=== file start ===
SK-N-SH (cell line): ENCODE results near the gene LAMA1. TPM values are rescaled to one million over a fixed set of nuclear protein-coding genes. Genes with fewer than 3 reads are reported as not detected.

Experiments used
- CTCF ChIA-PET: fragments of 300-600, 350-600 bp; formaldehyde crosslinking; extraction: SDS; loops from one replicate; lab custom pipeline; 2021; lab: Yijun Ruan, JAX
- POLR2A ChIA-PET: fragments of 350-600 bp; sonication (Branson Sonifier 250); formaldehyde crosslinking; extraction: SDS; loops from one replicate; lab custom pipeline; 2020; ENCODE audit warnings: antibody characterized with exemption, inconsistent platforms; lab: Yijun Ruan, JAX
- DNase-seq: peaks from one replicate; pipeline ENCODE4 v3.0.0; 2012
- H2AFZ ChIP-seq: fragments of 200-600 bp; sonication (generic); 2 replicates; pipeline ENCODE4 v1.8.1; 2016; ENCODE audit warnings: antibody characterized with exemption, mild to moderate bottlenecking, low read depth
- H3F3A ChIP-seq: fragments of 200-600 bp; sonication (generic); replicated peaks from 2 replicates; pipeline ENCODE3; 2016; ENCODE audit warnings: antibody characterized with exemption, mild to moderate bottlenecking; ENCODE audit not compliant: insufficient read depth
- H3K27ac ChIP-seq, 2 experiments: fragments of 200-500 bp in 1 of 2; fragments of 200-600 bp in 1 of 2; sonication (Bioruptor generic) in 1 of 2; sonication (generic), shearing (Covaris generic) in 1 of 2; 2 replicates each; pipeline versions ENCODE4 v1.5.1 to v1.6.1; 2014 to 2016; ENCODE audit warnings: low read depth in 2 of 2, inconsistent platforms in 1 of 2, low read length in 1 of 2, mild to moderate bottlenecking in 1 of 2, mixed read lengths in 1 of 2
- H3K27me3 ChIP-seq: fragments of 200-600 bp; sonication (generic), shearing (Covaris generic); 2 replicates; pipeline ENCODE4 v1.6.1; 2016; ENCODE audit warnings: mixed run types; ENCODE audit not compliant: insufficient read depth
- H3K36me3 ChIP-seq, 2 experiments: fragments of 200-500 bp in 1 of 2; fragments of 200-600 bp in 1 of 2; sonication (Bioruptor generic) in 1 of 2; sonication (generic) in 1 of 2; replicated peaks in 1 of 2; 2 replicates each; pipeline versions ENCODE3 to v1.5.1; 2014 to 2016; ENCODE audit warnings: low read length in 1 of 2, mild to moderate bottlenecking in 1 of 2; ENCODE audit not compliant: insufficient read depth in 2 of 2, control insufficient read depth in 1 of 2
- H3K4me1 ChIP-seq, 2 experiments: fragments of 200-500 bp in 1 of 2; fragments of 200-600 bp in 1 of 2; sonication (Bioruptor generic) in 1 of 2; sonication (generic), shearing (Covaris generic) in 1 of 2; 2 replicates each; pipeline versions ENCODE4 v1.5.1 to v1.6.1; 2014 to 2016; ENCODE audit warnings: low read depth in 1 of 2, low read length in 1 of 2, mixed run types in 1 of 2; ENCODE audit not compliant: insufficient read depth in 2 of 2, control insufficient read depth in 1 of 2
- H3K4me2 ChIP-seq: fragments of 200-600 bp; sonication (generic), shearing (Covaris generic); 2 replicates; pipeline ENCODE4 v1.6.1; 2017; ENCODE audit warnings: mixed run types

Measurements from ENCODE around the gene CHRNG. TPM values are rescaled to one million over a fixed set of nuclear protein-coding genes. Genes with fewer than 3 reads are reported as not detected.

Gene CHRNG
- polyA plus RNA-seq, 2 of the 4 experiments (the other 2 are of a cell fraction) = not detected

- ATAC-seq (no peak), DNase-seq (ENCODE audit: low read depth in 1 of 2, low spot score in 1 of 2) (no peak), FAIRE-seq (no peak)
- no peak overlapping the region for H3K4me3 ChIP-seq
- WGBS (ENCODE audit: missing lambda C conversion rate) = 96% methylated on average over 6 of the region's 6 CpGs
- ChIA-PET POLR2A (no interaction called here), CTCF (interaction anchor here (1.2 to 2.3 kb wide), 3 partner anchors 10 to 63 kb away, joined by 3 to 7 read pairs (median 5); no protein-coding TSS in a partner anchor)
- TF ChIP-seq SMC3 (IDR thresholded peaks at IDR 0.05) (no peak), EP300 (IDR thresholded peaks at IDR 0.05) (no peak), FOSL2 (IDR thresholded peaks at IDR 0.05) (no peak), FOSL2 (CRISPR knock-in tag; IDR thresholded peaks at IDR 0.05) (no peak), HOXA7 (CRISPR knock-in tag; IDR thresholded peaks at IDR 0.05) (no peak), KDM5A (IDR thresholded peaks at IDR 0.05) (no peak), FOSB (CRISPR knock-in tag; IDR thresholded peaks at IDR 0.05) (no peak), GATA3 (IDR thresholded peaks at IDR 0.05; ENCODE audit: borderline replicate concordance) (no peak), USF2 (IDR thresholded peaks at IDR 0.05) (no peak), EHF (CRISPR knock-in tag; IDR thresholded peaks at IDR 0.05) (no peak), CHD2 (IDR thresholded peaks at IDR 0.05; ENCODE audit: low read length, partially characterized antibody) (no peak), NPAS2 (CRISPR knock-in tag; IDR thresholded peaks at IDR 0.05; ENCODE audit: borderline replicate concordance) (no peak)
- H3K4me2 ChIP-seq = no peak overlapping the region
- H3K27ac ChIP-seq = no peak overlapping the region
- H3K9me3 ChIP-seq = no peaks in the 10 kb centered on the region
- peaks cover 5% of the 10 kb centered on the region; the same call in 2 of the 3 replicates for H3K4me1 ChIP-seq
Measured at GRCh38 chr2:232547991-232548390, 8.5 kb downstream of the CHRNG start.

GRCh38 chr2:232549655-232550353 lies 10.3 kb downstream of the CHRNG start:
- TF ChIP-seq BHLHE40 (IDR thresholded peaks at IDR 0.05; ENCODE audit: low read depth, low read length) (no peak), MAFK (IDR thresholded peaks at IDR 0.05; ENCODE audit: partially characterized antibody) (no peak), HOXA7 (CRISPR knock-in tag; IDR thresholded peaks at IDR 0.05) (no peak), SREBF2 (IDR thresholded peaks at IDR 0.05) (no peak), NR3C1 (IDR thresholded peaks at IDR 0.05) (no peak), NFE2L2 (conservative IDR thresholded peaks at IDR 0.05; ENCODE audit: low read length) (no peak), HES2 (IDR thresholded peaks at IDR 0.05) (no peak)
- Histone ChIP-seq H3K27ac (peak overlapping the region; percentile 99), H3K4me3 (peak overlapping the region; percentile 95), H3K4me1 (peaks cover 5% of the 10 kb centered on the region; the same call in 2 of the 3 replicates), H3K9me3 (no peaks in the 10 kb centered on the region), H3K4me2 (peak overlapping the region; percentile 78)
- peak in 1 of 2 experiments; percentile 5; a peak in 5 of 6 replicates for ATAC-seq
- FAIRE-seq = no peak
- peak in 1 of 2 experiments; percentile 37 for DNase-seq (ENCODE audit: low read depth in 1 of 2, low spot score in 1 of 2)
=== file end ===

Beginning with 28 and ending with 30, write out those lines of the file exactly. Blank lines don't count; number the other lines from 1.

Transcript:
- Histone ChIP-seq H3K27ac (peak overlapping the region; percentile 99), H3K4me3 (peak overlapping the region; percentile 95), H3K4me1 (peaks cover 5% of the 10 kb centered on the region; the same call in 2 of the 3 replicates), H3K9me3 (no peaks in the 10 kb centered on the region), H3K4me2 (peak overlapping the region; percentile 78)
- peak in 1 of 2 experiments; percentile 5; a peak in 5 of 6 replicates for ATAC-seq
- FAIRE-seq = no peak